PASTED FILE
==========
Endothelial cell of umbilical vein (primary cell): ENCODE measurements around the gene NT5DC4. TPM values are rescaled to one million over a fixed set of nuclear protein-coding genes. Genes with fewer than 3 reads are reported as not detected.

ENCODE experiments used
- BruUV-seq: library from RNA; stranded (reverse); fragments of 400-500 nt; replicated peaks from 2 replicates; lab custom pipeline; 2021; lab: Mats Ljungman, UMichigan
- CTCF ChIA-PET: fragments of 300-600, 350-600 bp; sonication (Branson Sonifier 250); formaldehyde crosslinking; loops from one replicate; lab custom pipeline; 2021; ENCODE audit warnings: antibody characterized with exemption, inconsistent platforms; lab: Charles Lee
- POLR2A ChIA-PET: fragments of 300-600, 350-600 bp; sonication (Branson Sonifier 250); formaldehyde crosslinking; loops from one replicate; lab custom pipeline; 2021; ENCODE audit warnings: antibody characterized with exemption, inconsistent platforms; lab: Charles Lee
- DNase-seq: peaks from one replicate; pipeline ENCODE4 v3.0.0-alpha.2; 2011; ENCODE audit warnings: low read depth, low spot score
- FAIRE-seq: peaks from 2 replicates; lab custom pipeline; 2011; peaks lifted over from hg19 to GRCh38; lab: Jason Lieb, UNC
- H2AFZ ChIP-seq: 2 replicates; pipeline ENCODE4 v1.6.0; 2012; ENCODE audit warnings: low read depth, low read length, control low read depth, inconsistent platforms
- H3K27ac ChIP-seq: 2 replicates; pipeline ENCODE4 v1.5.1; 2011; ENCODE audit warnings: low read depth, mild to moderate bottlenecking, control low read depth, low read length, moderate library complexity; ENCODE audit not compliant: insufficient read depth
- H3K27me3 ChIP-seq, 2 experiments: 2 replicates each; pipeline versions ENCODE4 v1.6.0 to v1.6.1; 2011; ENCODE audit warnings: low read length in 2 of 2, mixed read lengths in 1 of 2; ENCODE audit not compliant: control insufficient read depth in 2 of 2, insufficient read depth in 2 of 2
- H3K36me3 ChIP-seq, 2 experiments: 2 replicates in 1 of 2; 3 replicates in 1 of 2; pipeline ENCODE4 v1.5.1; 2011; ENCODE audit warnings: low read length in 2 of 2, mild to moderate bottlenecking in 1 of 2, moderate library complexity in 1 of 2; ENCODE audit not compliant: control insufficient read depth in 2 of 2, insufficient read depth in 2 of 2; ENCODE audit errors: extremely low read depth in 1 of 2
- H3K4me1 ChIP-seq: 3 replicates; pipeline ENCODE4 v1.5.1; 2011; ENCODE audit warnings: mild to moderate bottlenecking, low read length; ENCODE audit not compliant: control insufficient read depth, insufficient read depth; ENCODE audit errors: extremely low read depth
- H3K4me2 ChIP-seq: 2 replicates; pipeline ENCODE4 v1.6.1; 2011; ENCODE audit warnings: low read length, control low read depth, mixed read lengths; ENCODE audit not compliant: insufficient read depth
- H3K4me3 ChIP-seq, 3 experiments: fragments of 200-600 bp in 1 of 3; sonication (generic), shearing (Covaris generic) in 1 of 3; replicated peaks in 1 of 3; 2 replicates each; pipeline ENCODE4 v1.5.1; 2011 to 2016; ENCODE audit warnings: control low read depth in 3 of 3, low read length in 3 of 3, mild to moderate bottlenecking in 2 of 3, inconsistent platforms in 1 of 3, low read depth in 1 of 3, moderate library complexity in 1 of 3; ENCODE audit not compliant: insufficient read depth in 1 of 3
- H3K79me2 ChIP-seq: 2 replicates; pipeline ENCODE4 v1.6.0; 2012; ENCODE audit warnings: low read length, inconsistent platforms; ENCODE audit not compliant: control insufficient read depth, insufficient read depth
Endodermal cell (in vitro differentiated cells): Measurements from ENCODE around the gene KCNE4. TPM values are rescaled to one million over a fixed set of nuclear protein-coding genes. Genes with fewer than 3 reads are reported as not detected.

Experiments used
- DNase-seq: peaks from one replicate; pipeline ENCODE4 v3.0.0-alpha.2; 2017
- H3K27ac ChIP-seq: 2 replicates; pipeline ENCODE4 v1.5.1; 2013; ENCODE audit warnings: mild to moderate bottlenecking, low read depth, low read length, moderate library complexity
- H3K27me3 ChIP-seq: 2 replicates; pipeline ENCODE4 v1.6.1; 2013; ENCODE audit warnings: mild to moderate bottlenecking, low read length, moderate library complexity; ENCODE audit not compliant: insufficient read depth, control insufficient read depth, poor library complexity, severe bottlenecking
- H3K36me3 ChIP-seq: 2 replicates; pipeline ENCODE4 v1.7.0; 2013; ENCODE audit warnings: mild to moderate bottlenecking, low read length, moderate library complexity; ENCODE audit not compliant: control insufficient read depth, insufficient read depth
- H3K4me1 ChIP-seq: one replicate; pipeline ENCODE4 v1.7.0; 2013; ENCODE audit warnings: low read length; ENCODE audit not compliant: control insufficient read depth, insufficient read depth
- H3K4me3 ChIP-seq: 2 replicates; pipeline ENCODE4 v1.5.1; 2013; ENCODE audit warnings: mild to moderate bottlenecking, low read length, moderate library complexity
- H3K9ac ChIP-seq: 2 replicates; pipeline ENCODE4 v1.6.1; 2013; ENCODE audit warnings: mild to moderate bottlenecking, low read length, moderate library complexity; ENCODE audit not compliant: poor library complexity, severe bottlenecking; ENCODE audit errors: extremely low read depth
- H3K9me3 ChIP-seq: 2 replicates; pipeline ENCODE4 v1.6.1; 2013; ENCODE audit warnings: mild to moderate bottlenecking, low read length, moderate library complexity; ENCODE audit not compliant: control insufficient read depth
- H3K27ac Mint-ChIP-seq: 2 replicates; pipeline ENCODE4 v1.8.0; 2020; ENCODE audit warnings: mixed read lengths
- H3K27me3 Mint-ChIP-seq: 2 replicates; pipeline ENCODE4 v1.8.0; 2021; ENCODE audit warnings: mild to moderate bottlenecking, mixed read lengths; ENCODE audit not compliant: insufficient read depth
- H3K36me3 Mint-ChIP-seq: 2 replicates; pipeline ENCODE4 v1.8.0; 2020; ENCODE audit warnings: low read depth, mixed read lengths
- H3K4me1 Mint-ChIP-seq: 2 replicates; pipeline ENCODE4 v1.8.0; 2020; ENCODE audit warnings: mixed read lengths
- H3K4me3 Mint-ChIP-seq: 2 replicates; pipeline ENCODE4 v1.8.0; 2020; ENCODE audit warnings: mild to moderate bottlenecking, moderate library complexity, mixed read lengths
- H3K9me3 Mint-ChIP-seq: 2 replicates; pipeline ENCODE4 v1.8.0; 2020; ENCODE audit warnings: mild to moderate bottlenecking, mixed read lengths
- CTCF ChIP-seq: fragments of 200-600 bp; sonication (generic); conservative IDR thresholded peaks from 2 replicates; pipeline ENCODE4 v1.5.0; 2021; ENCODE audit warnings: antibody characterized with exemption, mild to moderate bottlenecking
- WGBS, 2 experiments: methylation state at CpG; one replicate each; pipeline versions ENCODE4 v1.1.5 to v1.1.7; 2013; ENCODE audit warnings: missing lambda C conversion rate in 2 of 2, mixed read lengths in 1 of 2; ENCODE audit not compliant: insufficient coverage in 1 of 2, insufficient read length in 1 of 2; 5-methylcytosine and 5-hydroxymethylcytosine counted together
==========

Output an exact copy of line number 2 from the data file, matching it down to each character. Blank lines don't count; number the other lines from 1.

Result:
ENCODE experiments used